Some regions, such as Louisiana, are already facing a crisis as insurance premiums and other living costs rise due to climate risks.  What differentiates Louisiana from some of these other high-risk places is the concentration of jobs — not a difference in physical risk. 

Therefore, the big question is when employers start to move in response to rising risks and costs.

The MSCI analysis on GHG emissions from housing is misleading due to omitted factors like home size and resident transportation emissions.

Graph showing that there are higher residential emissions in the Midwest via MSCI

Source: MSCI


GHG emissions from housing vary widely by region. 

Only focusing on Scope 1 (heating and cooking) and Scope 2 (electricity consumed), the Midwest stands out as the worst, according to this analysis by MSCI. However the latter has several gaps that make it a bit misleading.

First, the analysis ignores home size by examining electricity usage per square meter of living space. This decision hides the enormous impact of home size on emissions. Larger homes require more electricity to power, heat, and cool. And we know that home sizes vary across states, as well. This post by Visual Capitalist ranks states by median home size, showing that the median home size in the Midwest is generally smaller than that in places like Utah, Colorado, Idaho, etc.

Second, MSCI omits residents’ transportation emissions by excluding Scope 3 (upstream and downstream emissions) from its analysis. The location of a home (i.e. its proximity to amenities, workplaces, schools, transportation options, etc.) impacts how much driving a household will do. Average vehicle miles traveled per household varies enormously across states, as shown in this Green Car Progress article. Again, states in the Midwest are not the worst offenders in terms of emissions.

MSCI deserves credit for trying to quantify housing emissions — too often discussions of real estate emissions focus on commercial buildings, ignoring residential properties. However, for the analysis to be more meaningful, it needs to account for key factors such as home size and transportation.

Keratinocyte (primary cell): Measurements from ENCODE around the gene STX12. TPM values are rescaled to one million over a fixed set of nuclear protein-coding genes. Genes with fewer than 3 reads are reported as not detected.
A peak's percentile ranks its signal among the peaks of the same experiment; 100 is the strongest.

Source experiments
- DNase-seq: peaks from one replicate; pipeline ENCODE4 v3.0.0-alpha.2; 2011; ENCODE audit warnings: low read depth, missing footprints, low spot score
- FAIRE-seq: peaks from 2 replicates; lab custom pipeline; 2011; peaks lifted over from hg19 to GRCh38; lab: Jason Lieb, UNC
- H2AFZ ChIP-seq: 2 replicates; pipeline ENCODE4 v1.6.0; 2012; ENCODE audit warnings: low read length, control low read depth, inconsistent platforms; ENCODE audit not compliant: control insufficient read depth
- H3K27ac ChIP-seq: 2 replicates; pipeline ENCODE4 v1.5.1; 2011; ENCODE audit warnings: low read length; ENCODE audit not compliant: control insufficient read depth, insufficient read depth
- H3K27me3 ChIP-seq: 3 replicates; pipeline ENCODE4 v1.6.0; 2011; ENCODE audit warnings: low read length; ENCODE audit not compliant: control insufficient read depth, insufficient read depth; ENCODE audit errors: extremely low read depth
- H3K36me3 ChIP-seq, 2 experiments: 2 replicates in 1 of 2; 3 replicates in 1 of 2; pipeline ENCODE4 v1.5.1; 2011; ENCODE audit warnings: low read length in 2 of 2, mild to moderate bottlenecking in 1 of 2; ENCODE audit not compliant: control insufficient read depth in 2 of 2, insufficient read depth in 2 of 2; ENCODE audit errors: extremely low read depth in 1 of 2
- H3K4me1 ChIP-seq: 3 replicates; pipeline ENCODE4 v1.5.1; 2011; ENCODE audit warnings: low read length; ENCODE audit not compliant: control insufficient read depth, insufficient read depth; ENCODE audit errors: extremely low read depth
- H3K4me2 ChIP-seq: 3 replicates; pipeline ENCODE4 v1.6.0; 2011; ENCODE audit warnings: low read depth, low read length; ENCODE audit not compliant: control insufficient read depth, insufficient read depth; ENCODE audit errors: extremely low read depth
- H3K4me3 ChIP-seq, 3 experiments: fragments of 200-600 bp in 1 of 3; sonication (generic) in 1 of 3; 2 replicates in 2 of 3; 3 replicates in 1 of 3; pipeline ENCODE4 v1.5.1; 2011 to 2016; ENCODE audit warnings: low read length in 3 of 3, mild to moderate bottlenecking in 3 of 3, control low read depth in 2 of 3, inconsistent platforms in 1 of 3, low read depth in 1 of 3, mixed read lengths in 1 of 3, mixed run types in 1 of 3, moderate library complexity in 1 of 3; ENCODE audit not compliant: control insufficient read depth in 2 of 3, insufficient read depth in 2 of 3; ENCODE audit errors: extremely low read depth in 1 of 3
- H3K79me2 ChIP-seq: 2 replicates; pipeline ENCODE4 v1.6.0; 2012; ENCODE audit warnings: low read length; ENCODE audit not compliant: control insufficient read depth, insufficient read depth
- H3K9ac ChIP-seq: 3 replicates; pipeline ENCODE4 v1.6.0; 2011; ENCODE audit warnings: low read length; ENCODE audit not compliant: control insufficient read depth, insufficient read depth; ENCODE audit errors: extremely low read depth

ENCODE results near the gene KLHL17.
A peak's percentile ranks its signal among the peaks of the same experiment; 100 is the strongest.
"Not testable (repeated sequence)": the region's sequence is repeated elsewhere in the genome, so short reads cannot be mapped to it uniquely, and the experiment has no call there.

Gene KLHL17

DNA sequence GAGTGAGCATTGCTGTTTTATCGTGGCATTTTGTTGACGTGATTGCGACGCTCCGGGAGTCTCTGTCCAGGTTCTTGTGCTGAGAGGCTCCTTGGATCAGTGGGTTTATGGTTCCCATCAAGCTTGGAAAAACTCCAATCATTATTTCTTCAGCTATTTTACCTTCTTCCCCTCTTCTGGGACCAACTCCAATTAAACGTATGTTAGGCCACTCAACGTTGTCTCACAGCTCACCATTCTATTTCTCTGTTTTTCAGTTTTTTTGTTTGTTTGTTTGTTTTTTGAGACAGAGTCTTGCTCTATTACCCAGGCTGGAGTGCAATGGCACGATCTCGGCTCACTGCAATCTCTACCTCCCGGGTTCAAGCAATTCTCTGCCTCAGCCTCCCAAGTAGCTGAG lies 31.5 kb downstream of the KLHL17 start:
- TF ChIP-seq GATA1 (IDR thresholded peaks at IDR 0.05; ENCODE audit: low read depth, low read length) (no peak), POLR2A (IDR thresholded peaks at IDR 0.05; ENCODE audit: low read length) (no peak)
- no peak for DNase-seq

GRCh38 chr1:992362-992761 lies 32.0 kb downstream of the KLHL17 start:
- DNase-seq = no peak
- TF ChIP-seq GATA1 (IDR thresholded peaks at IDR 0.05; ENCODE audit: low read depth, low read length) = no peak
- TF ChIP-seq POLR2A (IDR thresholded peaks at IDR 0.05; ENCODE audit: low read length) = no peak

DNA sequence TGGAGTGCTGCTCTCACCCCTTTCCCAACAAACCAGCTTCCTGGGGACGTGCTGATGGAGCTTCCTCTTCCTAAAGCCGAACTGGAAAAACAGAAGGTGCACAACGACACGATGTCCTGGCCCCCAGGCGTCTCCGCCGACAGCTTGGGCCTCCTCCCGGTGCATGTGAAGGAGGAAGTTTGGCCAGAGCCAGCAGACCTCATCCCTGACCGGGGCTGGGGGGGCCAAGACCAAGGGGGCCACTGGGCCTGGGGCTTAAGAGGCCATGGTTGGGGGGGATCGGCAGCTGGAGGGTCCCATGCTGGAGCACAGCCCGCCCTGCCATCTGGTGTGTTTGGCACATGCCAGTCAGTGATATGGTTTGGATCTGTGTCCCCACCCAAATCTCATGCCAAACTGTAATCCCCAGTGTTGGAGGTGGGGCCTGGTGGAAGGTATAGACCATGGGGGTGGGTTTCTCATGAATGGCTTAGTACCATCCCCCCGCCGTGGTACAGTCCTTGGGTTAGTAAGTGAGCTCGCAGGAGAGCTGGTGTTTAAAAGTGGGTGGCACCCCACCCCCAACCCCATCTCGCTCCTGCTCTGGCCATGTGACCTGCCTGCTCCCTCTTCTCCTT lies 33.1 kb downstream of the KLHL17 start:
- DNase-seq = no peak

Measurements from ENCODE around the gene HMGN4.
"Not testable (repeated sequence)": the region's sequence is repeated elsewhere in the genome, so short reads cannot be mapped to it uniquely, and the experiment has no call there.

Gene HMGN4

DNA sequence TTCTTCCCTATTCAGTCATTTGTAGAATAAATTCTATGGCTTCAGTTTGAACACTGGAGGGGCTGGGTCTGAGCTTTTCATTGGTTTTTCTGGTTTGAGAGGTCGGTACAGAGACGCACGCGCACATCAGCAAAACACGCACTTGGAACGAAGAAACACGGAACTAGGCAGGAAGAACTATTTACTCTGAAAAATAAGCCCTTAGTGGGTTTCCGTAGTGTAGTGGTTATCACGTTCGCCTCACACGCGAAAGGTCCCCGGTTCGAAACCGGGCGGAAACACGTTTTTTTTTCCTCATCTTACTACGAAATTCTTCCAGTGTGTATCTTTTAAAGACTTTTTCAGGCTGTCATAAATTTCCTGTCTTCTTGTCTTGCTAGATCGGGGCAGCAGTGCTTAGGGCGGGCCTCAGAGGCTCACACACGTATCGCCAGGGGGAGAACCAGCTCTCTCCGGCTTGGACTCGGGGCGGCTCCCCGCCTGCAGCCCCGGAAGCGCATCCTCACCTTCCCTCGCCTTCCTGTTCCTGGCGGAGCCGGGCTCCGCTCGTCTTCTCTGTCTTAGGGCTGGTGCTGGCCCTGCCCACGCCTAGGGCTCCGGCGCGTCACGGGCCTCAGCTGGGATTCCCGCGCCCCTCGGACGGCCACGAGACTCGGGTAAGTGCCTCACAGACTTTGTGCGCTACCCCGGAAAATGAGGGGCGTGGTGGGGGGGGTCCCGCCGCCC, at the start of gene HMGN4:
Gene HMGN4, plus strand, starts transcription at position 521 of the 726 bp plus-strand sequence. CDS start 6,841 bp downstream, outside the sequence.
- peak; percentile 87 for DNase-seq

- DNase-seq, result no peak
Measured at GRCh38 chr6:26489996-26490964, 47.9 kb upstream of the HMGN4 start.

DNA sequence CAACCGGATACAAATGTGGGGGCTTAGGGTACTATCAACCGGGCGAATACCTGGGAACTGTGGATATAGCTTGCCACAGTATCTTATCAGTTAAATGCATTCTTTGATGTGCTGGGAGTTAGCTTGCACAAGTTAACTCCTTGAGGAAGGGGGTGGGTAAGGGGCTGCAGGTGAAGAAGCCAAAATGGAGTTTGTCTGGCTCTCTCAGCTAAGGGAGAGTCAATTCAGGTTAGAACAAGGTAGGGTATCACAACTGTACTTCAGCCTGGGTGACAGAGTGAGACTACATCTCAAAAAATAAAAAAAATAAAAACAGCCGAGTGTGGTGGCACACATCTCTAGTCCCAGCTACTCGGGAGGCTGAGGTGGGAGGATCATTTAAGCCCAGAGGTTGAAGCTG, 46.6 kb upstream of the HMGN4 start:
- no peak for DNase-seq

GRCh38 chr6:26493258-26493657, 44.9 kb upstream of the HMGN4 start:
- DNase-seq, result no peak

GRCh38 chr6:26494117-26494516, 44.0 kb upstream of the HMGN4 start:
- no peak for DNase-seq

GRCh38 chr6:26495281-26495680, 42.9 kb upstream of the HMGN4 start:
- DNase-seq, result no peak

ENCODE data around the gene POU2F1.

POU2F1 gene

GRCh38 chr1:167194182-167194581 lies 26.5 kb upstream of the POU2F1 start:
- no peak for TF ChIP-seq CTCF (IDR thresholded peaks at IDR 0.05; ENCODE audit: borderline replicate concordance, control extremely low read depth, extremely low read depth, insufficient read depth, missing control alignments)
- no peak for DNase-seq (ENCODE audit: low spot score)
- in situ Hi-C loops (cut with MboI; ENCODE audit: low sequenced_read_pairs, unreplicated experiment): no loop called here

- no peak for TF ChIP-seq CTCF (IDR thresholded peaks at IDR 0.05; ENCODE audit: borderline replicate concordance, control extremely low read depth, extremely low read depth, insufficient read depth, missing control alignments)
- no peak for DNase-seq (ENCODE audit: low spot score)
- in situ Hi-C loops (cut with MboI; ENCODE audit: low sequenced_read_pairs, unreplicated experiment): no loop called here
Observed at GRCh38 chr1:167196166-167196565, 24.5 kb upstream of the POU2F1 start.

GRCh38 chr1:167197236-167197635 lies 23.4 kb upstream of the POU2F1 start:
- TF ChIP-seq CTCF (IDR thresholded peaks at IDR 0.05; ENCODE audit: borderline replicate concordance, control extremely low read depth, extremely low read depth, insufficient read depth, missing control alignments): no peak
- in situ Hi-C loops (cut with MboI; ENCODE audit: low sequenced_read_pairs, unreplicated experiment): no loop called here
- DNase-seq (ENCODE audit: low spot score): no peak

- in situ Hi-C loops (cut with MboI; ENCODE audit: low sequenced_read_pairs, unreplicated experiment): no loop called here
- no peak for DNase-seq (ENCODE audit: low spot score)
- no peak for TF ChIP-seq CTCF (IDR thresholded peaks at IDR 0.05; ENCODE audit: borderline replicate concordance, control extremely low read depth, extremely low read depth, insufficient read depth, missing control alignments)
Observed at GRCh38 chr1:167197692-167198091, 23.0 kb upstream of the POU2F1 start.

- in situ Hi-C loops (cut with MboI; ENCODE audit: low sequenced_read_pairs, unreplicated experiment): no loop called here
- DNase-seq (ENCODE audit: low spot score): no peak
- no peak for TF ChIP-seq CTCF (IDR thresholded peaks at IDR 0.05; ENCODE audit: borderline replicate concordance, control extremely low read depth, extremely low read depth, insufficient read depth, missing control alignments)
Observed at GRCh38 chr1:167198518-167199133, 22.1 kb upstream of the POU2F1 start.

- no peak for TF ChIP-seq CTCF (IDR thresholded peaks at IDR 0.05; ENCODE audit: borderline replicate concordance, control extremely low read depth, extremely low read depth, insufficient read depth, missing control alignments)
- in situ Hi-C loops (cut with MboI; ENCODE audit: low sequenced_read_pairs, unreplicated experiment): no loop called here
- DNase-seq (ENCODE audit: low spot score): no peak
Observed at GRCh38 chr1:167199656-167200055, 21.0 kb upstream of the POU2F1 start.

Reducing living space per inhabitant, rather than materials switching, is a more effective way to decrease embodied carbon emissions.

A reduction in living space per habitant is more likely to decrease embodied carbon in the residential sector than materials switching. Not to mention the reduction in materials needed for building and maintaining urban infrastructure that will result from increased residential density.


Two graphs with the first one showing the reduction in embodied carbon emissions possible by reducing living space per person and the second showing the increase in living space per person since 1975

Source:  Building and Environment


Figure 1 (top left) is from a recent paper by Aldrick Arceo, Shoshanna Saxe, and Heather MacLean. It emphasizes the simple but crucial point that building smaller will mean using less, which will have a big impact on the amount of embodied GHG emissions produced by the residential sector. Too much attention has been placed on things like materials switching, leading us to overlook the size factor.

Figure 2 (bottom right) makes it clear that there are a lot of low-hanging fruits in the home-size bucket. Since 1975, living space per habitant has nearly doubled in the U.S.

As countries like Canada ramp up their immigration targets, the number of new homes built per year will accelerate. Building smaller and denser needs to be a part of the solution if we hope to expand access to housing and address the affordability crisis.

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Thao Tram Ngo

August 22, 2023 | 6 minutes read